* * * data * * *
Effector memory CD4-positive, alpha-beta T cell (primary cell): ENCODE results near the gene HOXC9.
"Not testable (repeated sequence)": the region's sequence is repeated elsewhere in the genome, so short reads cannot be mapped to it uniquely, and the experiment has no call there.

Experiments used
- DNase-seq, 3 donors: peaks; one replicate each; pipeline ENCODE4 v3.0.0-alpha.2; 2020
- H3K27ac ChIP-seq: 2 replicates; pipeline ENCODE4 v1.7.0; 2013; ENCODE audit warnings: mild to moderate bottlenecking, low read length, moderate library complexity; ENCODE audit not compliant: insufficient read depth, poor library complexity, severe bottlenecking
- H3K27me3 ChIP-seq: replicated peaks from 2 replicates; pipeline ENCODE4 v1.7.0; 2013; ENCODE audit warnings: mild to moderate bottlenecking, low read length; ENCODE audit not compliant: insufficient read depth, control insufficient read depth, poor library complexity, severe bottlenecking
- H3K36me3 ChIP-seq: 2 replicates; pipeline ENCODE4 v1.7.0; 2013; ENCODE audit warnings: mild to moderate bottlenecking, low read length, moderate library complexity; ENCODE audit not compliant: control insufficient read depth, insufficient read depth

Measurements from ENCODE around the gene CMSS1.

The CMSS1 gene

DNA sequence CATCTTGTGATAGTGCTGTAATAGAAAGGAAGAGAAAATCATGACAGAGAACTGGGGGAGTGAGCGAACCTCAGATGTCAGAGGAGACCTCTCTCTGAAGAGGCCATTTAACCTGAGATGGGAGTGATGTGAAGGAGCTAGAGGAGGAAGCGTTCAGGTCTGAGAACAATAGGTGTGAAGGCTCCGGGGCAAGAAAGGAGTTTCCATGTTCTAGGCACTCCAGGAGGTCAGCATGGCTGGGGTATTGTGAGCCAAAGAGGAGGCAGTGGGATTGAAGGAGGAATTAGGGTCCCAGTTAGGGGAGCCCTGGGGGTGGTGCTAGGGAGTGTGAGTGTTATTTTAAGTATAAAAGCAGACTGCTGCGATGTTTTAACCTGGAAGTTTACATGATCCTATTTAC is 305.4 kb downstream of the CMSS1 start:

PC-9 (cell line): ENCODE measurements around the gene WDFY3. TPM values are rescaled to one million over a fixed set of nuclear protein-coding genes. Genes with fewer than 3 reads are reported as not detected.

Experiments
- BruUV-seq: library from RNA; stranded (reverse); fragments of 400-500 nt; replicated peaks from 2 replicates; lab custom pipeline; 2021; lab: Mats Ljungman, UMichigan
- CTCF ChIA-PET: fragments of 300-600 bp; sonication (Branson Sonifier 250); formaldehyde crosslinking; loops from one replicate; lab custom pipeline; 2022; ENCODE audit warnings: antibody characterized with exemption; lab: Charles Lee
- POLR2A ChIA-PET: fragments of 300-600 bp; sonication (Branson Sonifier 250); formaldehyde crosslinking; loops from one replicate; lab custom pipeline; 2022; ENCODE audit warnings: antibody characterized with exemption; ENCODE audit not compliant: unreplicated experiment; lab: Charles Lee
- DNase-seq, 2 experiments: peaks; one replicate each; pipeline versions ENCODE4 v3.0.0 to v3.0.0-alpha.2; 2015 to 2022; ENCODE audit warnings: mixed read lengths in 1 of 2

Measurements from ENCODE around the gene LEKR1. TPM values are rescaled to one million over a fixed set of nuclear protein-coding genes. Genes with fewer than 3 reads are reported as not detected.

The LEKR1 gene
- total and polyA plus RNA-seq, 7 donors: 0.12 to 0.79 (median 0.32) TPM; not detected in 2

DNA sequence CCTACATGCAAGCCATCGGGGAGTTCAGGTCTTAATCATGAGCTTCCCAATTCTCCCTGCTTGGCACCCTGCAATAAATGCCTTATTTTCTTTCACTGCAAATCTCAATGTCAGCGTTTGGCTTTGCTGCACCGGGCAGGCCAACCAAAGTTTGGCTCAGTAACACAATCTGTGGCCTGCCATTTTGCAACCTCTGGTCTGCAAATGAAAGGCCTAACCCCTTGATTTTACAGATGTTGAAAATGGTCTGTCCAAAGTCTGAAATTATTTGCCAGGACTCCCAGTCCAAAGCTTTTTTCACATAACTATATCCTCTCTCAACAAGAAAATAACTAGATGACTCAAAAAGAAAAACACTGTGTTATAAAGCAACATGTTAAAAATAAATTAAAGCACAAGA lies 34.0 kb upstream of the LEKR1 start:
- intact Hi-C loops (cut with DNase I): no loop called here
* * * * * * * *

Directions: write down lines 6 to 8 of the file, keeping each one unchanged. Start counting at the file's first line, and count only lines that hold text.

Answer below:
- H3K27me3 ChIP-seq: replicated peaks from 2 replicates; pipeline ENCODE4 v1.7.0; 2013; ENCODE audit warnings: mild to moderate bottlenecking, low read length; ENCODE audit not compliant: insufficient read depth, control insufficient read depth, poor library complexity, severe bottlenecking
- H3K36me3 ChIP-seq: 2 replicates; pipeline ENCODE4 v1.7.0; 2013; ENCODE audit warnings: mild to moderate bottlenecking, low read length, moderate library complexity; ENCODE audit not compliant: control insufficient read depth, insufficient read depth

Measurements from ENCODE around the gene CMSS1.